Thursday, May 2, 2019 | 4:00 pm | Cornerstone Screening Room
In August 2005, Hurricane Katrina devastated the Gulf Coast, and among the thousands of structures in its path was the studio of New Orleans photographers Keith Calhoun and Chandra McCormick. Both born and raised in the Lower Ninth Ward, the duo had been documenting the culture of Louisiana for decades, increasingly with an eye toward injustice. As the waters receded, Calhoun and McCormick gained reentry to their studio, only to find everything-from equipment to negatives-ruined. As the city recovered, they embarked upon an innovative process of making prints from the damaged negatives, the resultant photographs impossibly catching and freezing in time this destructive event. Calhoun and McCormick generated a series and entitled it “Right to Return.” The process and resultant images have altered their perception of destruction, and they no longer consider the images damaged.
“If there is wind, they'll fly”
Koichi Yamamoto, Associate Professor, University of Tennessee
Wednesday, May 1, 2019 | 3:30 pm | WES Room, Worner Center
Koichi Yamamoto, associate professor of art at the University of Tennessee, merges traditional and contemporary techniques to develop unique and innovative approaches to the language of printmaking. Yamamoto’s prints explore issues of the sublime, memory, and atmosphere and range from small, meticulously engraved copper plates to large monotypes. He will be working with printmaking students to create kites made from intaglio prints. Then, as Yamamoto says, “if there is wind, they’ll fly.”
Between Nature and Culture: Visualizing a Mythological Hero in Fifteenth-Century Florence
Talk by Victoria Ehrlich, Visiting Professor, Art Department
Thursday, March 28, 2019 | 3:30 pm | Packard Room 23
Professor Ehrlich will discuss how fifteenth-century Florentine artists visualized the realm of virtue by depicting heroes doing battle with monsters. She believes that these figures do not represent the stark contrast between the brutish and the superhumanly virtuous, described by Aristotle, but actually mirrored one another in significant ways. She will point out the congruencies between the heroic and the monstrous as represented in the visual culture of Quattrocento Florence. This approach brings into relief contemporary ideas of virtue as reflected in the ambiguous status of monsters and heroes, while foregrounding the unstable boundary that separated nature from culture in fifteenth-century thought.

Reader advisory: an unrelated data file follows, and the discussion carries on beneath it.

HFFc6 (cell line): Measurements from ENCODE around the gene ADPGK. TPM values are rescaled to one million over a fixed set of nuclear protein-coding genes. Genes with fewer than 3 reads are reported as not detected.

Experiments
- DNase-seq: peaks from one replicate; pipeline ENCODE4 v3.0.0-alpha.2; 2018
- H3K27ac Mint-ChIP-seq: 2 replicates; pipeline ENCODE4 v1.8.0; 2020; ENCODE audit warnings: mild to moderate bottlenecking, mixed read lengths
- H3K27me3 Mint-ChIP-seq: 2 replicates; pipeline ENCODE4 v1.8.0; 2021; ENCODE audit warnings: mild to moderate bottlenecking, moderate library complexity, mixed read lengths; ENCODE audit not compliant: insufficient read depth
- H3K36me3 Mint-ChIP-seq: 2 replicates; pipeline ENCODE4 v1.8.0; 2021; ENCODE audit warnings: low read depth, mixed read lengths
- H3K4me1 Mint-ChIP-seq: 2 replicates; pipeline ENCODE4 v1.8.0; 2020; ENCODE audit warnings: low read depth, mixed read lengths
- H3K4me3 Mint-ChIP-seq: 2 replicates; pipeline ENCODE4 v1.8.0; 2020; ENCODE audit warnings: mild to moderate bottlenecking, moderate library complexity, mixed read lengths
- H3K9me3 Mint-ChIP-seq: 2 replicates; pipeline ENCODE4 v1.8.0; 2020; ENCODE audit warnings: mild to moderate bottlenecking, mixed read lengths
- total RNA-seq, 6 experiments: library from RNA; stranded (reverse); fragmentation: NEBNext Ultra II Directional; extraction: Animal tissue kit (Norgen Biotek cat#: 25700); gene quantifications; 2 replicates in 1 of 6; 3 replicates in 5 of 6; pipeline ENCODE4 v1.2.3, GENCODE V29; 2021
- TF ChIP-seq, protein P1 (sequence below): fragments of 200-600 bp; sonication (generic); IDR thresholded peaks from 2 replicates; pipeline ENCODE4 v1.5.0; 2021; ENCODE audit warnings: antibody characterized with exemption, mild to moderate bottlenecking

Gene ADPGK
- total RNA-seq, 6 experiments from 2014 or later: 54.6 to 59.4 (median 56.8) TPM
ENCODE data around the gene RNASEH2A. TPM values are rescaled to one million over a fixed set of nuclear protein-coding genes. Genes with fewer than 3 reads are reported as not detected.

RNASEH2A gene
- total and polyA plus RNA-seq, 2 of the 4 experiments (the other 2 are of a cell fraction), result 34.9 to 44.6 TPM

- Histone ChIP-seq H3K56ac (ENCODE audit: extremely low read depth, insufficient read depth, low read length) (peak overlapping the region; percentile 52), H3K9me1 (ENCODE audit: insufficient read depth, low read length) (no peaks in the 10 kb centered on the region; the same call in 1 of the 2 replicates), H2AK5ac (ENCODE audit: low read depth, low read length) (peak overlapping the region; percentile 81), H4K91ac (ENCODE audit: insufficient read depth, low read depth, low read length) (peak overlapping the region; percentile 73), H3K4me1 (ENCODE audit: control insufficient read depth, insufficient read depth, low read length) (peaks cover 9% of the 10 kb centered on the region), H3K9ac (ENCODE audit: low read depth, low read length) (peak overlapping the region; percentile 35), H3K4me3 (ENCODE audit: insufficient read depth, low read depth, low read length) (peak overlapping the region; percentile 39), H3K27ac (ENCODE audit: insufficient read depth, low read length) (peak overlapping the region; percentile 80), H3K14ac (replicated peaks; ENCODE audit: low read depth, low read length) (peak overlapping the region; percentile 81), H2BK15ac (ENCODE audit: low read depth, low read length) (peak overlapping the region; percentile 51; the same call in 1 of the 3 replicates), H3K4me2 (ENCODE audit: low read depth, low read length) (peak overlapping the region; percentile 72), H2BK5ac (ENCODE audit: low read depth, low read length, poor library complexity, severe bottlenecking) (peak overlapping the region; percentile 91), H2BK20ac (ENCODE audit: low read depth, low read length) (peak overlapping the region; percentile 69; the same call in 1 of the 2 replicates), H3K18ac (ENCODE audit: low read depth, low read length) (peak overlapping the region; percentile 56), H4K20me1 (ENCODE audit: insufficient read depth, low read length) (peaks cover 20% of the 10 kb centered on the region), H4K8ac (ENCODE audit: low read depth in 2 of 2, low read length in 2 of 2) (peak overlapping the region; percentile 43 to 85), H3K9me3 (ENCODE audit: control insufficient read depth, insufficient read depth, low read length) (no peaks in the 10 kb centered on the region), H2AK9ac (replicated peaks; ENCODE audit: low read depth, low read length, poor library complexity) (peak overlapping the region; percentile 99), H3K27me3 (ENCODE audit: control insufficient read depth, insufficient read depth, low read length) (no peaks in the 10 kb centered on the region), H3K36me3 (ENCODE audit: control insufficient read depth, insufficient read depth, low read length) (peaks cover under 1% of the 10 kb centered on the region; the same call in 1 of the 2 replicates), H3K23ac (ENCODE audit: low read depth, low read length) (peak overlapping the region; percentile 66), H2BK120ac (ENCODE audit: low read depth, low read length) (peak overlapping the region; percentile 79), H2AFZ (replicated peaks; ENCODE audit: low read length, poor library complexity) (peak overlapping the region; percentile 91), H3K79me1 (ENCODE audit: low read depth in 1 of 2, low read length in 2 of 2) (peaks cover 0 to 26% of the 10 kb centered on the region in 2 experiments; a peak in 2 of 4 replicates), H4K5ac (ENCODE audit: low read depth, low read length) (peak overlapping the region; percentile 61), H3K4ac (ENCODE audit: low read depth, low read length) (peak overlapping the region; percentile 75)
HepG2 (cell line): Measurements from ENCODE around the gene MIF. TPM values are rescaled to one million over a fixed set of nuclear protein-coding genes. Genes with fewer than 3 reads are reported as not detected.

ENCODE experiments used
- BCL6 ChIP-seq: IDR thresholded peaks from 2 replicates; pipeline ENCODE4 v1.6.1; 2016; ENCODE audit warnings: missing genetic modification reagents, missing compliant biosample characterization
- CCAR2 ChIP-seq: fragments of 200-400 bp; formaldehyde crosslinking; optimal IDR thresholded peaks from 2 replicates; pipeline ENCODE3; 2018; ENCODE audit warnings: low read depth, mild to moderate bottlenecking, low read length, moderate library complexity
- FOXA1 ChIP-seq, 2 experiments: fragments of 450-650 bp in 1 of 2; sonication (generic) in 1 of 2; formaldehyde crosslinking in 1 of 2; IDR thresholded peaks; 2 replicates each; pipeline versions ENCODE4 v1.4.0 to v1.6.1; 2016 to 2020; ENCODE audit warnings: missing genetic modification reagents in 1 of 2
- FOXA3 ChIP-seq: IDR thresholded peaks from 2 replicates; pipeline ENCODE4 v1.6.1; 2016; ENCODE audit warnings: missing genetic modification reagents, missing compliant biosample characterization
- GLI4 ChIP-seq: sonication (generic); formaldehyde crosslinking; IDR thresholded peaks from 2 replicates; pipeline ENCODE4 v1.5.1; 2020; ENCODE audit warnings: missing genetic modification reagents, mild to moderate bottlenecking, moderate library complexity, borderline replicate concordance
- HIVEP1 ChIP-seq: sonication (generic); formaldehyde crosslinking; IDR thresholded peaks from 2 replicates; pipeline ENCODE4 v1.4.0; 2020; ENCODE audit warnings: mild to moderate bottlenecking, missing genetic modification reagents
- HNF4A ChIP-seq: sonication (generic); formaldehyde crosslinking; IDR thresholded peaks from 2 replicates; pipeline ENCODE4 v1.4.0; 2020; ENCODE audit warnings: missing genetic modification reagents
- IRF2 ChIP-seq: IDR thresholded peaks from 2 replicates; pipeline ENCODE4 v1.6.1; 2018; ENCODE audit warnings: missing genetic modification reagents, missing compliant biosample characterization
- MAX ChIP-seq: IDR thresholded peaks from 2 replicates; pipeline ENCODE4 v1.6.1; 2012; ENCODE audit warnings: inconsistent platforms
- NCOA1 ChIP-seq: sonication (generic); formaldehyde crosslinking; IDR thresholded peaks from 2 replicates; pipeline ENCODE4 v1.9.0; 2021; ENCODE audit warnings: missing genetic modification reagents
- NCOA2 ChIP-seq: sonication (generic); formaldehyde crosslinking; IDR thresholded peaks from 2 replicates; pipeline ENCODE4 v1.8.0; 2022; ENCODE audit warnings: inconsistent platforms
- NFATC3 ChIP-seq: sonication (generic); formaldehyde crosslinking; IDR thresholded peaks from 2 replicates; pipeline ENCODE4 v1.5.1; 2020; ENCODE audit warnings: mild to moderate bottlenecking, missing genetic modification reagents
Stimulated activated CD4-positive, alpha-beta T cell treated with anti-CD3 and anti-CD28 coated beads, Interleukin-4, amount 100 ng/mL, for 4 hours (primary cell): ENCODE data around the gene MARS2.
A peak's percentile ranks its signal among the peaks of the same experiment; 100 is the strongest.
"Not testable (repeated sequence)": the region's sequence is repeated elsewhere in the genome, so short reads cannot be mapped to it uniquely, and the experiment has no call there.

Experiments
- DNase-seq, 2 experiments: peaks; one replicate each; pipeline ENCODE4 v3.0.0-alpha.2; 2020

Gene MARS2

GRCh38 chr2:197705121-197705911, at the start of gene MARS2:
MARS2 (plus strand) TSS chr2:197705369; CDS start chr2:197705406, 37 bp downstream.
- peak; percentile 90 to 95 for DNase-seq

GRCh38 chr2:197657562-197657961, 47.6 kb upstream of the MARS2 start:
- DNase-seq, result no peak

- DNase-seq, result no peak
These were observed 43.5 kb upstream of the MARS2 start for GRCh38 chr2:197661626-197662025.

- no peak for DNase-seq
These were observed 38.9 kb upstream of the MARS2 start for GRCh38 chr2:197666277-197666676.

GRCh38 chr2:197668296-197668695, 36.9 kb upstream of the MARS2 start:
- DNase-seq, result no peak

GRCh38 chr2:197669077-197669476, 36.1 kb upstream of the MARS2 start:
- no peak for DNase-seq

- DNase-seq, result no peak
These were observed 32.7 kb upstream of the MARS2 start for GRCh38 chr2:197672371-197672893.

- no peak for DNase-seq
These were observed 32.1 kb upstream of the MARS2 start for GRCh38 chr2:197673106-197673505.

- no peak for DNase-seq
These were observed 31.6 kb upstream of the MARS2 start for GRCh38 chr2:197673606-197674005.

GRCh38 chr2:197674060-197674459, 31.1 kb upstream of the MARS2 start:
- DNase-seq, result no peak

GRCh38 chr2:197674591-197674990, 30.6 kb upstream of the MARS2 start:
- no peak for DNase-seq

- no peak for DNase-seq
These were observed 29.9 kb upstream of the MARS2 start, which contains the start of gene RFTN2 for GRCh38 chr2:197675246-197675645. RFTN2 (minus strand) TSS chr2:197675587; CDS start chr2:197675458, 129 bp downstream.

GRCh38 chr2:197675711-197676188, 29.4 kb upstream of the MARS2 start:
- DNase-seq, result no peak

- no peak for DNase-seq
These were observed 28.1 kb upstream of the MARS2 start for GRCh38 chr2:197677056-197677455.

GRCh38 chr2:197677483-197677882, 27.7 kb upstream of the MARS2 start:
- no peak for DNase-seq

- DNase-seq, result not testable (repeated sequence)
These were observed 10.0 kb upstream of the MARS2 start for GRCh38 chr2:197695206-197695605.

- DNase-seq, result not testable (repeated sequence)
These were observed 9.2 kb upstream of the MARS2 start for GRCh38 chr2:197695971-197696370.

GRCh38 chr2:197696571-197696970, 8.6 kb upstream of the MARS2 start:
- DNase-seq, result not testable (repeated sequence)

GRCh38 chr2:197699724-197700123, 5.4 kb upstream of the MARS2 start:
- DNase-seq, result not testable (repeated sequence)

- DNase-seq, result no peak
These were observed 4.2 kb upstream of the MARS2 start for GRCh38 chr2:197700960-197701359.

Save the Date!
Design Week, March 4-8, 2019
For more information, check out the full program at http://tiny.cc/design-week
Woodcuts and Weavings at The Bridge Gallery
Jean Gumpper and Jeanne Steiner | February 1-23, 2019 | Colorado Springs, CO
Artist Talk by Senga Negudi
Wednesday, December 12, 3:00 pm | Worner Campus Center, WES Room
Senga Nengudi lives and works in Colorado Springs, Colorado. She studied art and dance at California State University, graduating in 1967 before studying Japanese culture at Waseda University, Tokyo from 1966-67. Returning to Los Angeles, she completed an MA in sculpture at California State University in 1977.
Interested in the visual arts, dance, body mechanics and matters of the spirit from an early age these elements still play themselves out in ever changing ways in her art. She has always used a variety of natural (sand, dirt, rocks, seed pods) and unconventional (panty hose, found objects, masking tape) materials to fashion her works, utilizing these materials as a jazz musician utilizes notes and sounds to improvise a composition. The thrust of her art is to share common experiences in abstractions that hit the senses and center, often welcoming the viewer to become a participant. In addition to her installations, sculpture, and performances, Nengudi also creates paintings, and photography and writes poetry under the pseudonyms Harriet Chin, Propecia Lee, and Lily B. Moor.
The Queering of Architecture
Rachel Montgomery Paupeck | Tuesday, December 11, 4:00 pm | Cornerstone Screening Room
What is the role of the architect and what power systems are reinforced by the very claiming of that name? This lecture will look at what happens when rigid design thinking co-mingles with queer theory and an artist's practice. I will examine how I often frame my work through the didactic but empowering lens of basic queer theory principles: agency, proclaiming and the claiming of space, representation, and identity. I will trace this lecture's themes and contextualize them through my architectural and installation based practice.
Artist Talk by Simonette Quamina
Tuesday, December 4, 4:00 pm | Worner Campus Center, WES Room
Patrick Nagatani: Photographic Innovator, Storyteller, Artist
Film Screening Living in the Story
Thursday, October 11, 5:30 pm | Armstrong Hall, Max Kade Theater
Parishioners, Pilgrims and Monks: Architecture and Community in the Medieval English Church
Visiting Professor Kate Hundley
Wednesday, October 10, 3:30 pm | Packard Hall, Room 21
Elements at the William Havu Gallery
Featuring Jean Gumpper | June 15 - July 28 2018 | Denver, CO
Final Art Department Open House of 2017-18!
Tuesday, May 15, 4-6 pm
Artist Talk: Edward Bateman
Wednesday, April 25, 4:30 pm | Cornerstone Screening Room
Lunch and Conversation with Master Printer Brian Shure
Friday, April 13, 12:15-1:15 pm | Fine Arts Center Classroom*
*Lunch Provided with RSVP
Portraits of "A Noble Queen": The Romance of History in 18th-Century Indian Paintings
Berg Distinguished Professor Deborah Hutton | Wednesday, April 11 at 7 pm | Cornerstone Screening Room